Rutgers panel: Lack of access to aid is disproportionately hurting immigrant women of color

October 23, 2020

The COVID-19 pandemic’s disproportionate impact on communities of color have been well documented. A recent roundtable of Rutgers University experts and advocates said the difficulties women of color — particularly immigrants — experience in getting care and financial aid is having a devastating impact on their communities.

Andrea Hertling, a chancellor scholar and director of the public policy program at the Bloustein School, said the impact of the COVID-19 pandemic has been uneven across the state.

“Certain groups (are experiencing worse economic and health outcomes),” she said. “The severe negative impact of the pandemic on immigrant women is made worse by barriers to accessing financial support — support needed to make healthy choices for both their families and their communities.”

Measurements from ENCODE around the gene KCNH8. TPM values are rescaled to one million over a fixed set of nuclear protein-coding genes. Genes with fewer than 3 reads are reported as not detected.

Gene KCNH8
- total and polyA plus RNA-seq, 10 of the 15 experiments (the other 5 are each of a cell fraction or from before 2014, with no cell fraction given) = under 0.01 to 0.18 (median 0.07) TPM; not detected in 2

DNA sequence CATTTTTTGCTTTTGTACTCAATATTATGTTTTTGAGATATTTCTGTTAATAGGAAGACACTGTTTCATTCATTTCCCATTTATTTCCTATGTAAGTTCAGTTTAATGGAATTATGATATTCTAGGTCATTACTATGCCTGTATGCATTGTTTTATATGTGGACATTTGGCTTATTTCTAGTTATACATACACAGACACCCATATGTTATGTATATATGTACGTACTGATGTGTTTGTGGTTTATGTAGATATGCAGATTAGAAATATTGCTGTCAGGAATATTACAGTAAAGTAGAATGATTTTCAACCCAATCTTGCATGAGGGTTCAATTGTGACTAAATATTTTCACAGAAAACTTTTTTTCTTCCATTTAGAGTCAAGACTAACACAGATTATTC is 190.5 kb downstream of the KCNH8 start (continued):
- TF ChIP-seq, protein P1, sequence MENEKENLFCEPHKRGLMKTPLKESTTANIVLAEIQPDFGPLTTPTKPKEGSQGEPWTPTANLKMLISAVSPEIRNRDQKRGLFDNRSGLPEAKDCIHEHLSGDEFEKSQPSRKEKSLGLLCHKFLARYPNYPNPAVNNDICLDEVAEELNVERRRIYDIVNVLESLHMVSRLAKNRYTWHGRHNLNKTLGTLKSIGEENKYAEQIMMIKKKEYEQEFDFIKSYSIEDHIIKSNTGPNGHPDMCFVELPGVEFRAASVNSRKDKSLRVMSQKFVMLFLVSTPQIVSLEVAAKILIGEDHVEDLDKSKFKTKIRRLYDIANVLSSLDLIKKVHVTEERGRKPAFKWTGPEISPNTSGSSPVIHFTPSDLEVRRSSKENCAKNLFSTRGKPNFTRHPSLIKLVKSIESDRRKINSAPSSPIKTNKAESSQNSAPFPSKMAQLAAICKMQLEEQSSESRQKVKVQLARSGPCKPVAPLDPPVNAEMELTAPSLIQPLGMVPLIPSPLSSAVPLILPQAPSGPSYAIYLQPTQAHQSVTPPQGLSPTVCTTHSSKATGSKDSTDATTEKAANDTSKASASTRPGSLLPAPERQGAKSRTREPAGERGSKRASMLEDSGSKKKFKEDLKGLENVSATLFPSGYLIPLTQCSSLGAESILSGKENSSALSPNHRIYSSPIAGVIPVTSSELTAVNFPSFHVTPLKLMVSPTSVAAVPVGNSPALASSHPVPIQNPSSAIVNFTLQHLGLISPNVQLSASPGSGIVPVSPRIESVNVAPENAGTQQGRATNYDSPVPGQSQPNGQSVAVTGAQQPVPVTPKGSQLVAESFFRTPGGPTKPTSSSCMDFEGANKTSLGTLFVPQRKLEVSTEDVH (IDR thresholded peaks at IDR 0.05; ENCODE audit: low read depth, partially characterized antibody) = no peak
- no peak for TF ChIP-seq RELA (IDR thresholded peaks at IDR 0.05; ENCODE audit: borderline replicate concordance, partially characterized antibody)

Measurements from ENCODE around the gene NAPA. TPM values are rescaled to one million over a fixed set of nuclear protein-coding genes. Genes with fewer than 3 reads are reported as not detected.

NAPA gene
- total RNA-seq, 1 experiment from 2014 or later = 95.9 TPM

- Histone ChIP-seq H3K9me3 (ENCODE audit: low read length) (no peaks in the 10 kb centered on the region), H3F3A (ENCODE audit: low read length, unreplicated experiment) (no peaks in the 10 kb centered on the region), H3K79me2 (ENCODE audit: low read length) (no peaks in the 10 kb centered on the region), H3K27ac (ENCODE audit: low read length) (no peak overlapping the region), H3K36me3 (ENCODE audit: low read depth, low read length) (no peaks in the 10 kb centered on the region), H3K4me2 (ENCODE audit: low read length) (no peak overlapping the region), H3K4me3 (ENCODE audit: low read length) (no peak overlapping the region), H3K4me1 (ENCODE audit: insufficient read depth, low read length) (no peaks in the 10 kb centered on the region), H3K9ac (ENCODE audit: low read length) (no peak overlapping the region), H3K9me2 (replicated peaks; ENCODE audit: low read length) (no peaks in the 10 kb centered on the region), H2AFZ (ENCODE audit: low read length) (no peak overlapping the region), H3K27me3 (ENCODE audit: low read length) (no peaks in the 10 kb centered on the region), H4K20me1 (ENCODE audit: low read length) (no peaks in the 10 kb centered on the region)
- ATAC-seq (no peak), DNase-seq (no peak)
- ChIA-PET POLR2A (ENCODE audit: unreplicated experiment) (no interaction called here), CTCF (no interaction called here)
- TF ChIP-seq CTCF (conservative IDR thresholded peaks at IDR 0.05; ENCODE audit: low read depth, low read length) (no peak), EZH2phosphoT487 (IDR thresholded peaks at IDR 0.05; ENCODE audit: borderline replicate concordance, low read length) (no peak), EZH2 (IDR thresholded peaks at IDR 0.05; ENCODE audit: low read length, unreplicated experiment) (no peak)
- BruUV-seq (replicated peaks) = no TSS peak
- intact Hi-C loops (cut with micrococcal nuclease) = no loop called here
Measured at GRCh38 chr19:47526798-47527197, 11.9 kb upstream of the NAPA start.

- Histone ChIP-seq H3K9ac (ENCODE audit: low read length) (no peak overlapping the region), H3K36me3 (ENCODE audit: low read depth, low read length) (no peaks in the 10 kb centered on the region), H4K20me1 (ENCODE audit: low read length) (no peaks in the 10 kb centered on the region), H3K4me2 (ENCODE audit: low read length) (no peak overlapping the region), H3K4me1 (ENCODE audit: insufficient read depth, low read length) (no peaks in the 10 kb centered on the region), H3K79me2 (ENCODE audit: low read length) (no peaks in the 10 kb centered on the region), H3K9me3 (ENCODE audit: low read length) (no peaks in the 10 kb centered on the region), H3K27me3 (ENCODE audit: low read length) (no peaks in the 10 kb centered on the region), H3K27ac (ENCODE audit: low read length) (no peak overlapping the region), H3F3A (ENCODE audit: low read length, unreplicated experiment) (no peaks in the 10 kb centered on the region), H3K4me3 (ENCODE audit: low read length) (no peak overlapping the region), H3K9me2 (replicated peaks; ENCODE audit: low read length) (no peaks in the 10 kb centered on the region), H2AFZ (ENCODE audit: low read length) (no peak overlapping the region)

ROI-NJ, October 23, 2020

Recent Posts

Sophia Jones, Committed to Cultural Competence

Sophia Jones, PhD, has been a Public Health part-time lecturer at the Bloustein School since 2016. She was recently featured on "Meet the People of Rutgers." Sophia Jones, Committed to Cultural Competence Jeff Arban/Rutgers University The Basics Title: Program...

NJSPL – New Jersey Employment Concerns Revisited

As 2024 began with yet another surprisingly strong jobs report for the U.S. (353,000 jobs added in January and the unemployment rate steady at 3.7%), and with a full year’s worth of 2023 state-level employment data now available, it’s worth briefly revisiting some of...

Upcoming Events

Lunch and Learn: Health and Housing Equity Cluster

Bloustein School, Civic Square Building 33 Livingston Avenue, New Brunswick, NJ, United States

The Rutgers Housing & Health Equity Cluster would like to invite you to join us for an in-person lunch and learn. All are welcome to bring lunch and eat during […]